Dr. Laurence L. Bryan

A physician who established Billings’ first civilian hospital in 1909 which laid the foundation for today’s Billings Clinic healthcare network.

Harry Jackson

Famed Western artist from Chicago who made Billings his second home and captured its frontier spirit through his sculptures around the city like the Davis Boot found outside the airport.

Joan Baez

Folk singer who was born in Staten Island but spent time in Billings as a teenager attending high school. She often reminisces about memories in Billings sparking her musical interest.

Historic & Cultural Sites to See in Billings

As a long-standing hub of activity in Montana’s Yellowstone Valley, Billings offers many historic and cultural attractions that provide insight into its vibrant past:

Moss Mansion Historic House

Historic home built in 1903 that offers tours showcasing turn-of-the-century life for wealthy residents when Billings was the booming “Queen City of the Plains.”

Western Heritage Center

Showcases major collections related to frontier life like native artifacts of Plains Tribes and exhibits about Chief Joseph and Custer’s Last Stand.

Yellowstone Art Museum (YAM)

Montana’s oldest contemporary art museum with a 15,000 piece collection and regular visiting exhibitions.

Alberta Bair Theater

Named for Billings local and former Metropolitan Opera star Alberta Bair, this is a top-rated regional theater hosting musicals, comedy acts, symphonies and more.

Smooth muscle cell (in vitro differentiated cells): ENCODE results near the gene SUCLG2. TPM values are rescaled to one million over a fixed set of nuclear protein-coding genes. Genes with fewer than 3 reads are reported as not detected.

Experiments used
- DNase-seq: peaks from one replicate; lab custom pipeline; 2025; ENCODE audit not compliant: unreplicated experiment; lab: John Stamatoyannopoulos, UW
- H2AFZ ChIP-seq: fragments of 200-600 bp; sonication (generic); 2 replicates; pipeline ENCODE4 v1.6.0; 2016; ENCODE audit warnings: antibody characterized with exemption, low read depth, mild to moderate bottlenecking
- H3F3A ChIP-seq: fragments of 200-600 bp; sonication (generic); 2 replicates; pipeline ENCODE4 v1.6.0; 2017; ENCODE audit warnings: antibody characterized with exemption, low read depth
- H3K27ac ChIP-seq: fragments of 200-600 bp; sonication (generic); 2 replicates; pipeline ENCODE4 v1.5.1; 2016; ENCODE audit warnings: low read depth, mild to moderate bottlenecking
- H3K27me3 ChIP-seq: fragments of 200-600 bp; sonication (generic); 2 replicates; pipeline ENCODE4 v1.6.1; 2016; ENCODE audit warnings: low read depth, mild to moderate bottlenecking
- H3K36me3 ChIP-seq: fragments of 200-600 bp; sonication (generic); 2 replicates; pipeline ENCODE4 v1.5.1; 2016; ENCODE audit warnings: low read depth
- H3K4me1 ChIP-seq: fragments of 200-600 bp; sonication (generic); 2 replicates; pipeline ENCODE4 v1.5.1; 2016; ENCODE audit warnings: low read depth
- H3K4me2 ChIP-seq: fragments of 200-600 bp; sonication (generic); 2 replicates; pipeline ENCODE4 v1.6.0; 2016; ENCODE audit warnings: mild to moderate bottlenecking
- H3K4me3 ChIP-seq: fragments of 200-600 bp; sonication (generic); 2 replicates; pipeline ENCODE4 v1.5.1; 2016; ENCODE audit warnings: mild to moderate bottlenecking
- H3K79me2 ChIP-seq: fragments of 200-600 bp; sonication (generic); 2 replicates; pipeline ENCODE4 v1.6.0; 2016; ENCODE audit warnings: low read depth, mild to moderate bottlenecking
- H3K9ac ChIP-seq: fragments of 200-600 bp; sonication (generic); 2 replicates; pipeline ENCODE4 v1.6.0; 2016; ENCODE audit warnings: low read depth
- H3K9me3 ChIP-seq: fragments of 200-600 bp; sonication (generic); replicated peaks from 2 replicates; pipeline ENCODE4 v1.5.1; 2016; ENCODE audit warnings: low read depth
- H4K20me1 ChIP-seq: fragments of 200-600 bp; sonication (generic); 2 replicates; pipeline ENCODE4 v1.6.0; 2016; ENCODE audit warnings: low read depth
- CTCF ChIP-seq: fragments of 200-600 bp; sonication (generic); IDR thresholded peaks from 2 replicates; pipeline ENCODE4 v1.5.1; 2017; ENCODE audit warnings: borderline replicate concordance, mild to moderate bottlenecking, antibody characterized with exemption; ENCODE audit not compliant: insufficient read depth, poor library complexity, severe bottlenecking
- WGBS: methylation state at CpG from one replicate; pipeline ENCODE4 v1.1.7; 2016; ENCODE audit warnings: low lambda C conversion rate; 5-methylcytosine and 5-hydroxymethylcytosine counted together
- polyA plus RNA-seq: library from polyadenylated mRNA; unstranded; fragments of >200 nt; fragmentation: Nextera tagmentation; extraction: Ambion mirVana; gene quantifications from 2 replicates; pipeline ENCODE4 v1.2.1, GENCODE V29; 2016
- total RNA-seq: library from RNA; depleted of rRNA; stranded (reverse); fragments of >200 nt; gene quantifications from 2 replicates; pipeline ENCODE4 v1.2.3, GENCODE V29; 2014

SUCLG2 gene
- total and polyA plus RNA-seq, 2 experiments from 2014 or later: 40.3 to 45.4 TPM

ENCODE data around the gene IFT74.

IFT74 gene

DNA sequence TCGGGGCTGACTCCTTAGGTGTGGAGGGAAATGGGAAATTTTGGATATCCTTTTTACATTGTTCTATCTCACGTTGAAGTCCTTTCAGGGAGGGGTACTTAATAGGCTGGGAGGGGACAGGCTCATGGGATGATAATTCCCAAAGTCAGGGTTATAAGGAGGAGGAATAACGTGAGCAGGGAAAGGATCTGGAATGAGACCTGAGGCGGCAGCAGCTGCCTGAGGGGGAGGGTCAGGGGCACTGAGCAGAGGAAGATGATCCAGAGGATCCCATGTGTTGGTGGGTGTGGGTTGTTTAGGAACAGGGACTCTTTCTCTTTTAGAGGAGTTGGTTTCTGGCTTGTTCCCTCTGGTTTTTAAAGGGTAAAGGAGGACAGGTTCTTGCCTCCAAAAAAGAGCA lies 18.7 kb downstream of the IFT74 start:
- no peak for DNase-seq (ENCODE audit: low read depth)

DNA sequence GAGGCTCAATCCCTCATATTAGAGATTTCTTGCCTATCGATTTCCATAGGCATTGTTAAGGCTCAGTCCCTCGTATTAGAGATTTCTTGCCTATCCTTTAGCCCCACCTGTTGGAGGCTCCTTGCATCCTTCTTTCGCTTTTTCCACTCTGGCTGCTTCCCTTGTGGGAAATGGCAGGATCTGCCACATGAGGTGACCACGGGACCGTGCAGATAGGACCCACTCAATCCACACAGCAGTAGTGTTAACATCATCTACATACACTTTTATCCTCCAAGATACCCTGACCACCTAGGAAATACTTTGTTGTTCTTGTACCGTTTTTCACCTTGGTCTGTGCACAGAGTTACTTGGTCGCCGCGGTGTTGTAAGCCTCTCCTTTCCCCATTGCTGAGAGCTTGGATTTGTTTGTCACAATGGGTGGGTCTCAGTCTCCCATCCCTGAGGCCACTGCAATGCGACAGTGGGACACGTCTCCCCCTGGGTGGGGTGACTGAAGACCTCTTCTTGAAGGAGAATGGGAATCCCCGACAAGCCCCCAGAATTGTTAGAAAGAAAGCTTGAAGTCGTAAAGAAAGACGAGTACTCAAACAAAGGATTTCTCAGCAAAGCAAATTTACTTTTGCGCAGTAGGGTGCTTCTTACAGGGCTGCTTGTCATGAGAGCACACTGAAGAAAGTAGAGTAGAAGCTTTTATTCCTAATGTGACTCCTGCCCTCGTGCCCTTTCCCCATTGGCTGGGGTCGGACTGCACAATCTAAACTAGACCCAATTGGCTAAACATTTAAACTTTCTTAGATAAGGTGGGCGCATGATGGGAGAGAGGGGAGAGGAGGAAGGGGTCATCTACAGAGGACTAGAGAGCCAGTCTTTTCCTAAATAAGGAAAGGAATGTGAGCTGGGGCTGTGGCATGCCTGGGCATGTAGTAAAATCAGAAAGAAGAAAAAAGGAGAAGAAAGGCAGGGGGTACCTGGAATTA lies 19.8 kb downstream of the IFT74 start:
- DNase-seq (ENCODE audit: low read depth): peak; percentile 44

Dude Ranches Around Billings

Given Billings’ cowboy culture, many authentic dude ranches operate close by that offer a taste of Western ranch living with horseback riding, chuckwagon dinners, and cowboy sing-alongs. From the Mountain Sky Guest Ranch to the 777 Ranch to the Rainbow Ranch Lodge, experience Montana’s famed Big Sky country just minutes outside town.

Brewery Tours

One of Billings’ booming homegrown industries is craft beer with over a dozen breweries now operating around town. Take a tour along the “Billings Beer Trail” for samples of unique Montana-made beers and ciders.

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Directions

  • Start out going northwest on Main St toward N 28th St. Take the 1st right onto N 28th St. Turn right onto Grand Ave, then quickly turn left to merge onto I-90 W toward Sheridan. Follow I-90 W for approximately 70 miles, then take exit 442 for Blue Creek Rd toward Billings. Turn right onto Blue Creek Rd and the destination will be on your right after about 0.3 miles.
  • Head west on Main St toward N 29th St. Turn right onto N 29th St, followed by a slight left to merge onto I-90 W. Stay on I-90 W, driving for roughly 70 miles, before taking the Blue Creek Rd exit on the right. Take the ramp onto Blue Creek Rd and go straight for 0.3 miles until you arrive at 3910 Blue Creek Rd on your right.
  • Start by getting on I-90 W from Main St. Drive on the interstate for about 70 miles then take exit 442 to merge onto Blue Creek Rd. As soon as you exit, turn right to continue on Blue Creek Rd. 3910 Blue Creek Rd will be around 0.3 miles down the road on your right side. The travel time should be just over an hour from downtown Billings.